Hundreds of protesters have gathered outside a south London pub in support of a drag queen storytelling event for children after opposition group Turning Point UK announced plans to try to prevent it from taking place.
The event at The Honor Oak pub in Lewisham has drawn dozens of LGBT+ rights activists and locals in support, after police arrived at the scene amid fears of another right-wing demonstration like the one seen outside the Tate Britain earlier this month.
The reading session will be hosted by drag queen That Girl, who has disputed Turing Point UK’s claims that the storytelling session is not suitable for children.
They told the Local Democracy Reporting Service: ‘We’re fostering a love of stories and I’m just a clown in a pretty dress facilitating it. It’s completely age appropriate. To suggest otherwise is misinformation.
Dozens of police officers have been photographed at the scene in anticipation of potential clashes between Turning Point UK and those who support LGBT+ rights, but at first it appeared no right-wing activists had turned up.
Hundreds of protesters flocked to the Honor Oak pub at lunchtime on Saturday, almost all in support of drag queen That Girl.
One person appeared to have been arrested by the police during the protest and counter-protest.
Counter-protesters with flags and banners lined the streets with no right-wing protesters in sight.
It follows a huge protest that turned ugly at Tate Britain earlier this month after drag queen Aida H Dee, the face of Drag Queen Story Hour UK, was hired to read to children in the gallery.
The right-wing organization Turning Point UK posted on social media on Friday announcing their plans to protest today’s event in a bid to prevent it from taking place.
According to eyewitnesses at the scene, around 30 protesters eventually made it to the pub on Saturday, only to be outnumbered by counter-protesters.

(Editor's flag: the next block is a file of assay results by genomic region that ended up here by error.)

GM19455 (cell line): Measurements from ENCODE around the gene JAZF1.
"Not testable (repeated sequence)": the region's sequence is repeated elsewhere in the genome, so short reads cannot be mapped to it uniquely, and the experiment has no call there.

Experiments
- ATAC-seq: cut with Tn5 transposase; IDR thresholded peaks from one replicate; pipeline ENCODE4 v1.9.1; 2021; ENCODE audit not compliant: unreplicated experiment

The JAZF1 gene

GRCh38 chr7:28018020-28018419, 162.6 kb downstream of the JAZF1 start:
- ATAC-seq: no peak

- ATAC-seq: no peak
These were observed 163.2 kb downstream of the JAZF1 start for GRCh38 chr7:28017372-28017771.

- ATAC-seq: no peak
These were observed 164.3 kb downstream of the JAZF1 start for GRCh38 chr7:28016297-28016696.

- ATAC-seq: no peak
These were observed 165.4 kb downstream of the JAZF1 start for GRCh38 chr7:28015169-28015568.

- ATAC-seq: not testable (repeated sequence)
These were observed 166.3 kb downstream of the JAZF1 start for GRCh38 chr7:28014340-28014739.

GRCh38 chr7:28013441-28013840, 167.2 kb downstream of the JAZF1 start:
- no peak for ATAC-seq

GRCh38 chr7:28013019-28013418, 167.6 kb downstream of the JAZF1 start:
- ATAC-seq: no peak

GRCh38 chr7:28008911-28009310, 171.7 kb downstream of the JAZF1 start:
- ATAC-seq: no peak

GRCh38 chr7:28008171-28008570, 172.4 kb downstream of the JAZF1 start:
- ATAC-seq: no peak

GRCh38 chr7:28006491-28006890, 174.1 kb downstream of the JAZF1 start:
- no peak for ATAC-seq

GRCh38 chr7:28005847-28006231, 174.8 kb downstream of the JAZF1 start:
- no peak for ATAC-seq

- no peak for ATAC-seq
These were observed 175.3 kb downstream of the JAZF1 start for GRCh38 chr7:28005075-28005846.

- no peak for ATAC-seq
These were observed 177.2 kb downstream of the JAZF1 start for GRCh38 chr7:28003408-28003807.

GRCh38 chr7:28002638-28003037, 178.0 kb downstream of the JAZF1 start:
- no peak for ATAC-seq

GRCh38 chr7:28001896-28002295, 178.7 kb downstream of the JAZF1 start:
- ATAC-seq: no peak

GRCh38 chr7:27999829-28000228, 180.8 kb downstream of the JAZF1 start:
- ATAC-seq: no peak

Prior to the event, the Honor Oak pub posted a statement on Facebook noting that the event was kid-friendly.
The post read: “It has come to our attention that there may be some misunderstanding about the event, so we wanted to reassure everyone that our popular Magical Storytelling event will be age-appropriate and nothing different than what families will see.” and experiment together in a theater.’
Drag queen That Girl also issued a statement on social media: ‘We have been informed of plans to protest our event and we are grateful to those who have offered to attend in solidarity with us.
‘If you feel safe and able to join us, please come, keeping in mind that our event will be a show of queer joy and solidarity.
“We ask that you not engage with any protesters; they are not looking for a conversation and we will not dignify their bigotry with a response.”
‘If you need them, there will be security on site. Thank you for your support and we look forward to seeing you.’
There was a heavy police presence on the scene after Turning Point UK announced plans to protest the event.
The storytelling session is led by drag queen That Girl and was scheduled to start at 11 a.m.
But by the 11 a.m. start time, only people in favor of story time seemed to have turned up at the venue.
Many of the activists in the pub held up signs reading “Don’t let the far right divide us”.
Dozens of counter-protesters flocked to the Lewisham venue after hearing that protesters planned to block storytelling time from going ahead.
Police pictured arriving on the scene on Saturday morning in south-east London.
The drag storytelling hour is just the latest in a series of events across the UK to attract protests.
Far-right organizations like the Patriotic Alternative have protested at sites across the UK in recent months in an attempt to stop drag queens from reading stories to children.
two weeks ago nRight-wing protesters clashed with largely peaceful LGBT+ rights supporters outside Tate Britain. in a separate narrative event.
One person was arrested at the protest on suspicion of making a racially aggravated comment towards a police officer outside the central London art gallery.
Around 30 far-right protesters clashed with a similar number of counter-protesters who turned up in support of the storytelling.
After the event, Aida H Dee tweeted: ‘I’m crying. I write this crying in a subway station. I may not be proud of my government, but today I am very proud of my community! THANK YOU!
‘I featured my OWN published books AND IT WAS AWESOME!’
A Tate spokesperson said: ‘Police attended a disturbance outside Tate Britain this morning. The gallery has remained open to visitors throughout the day and all events proceeded as planned.’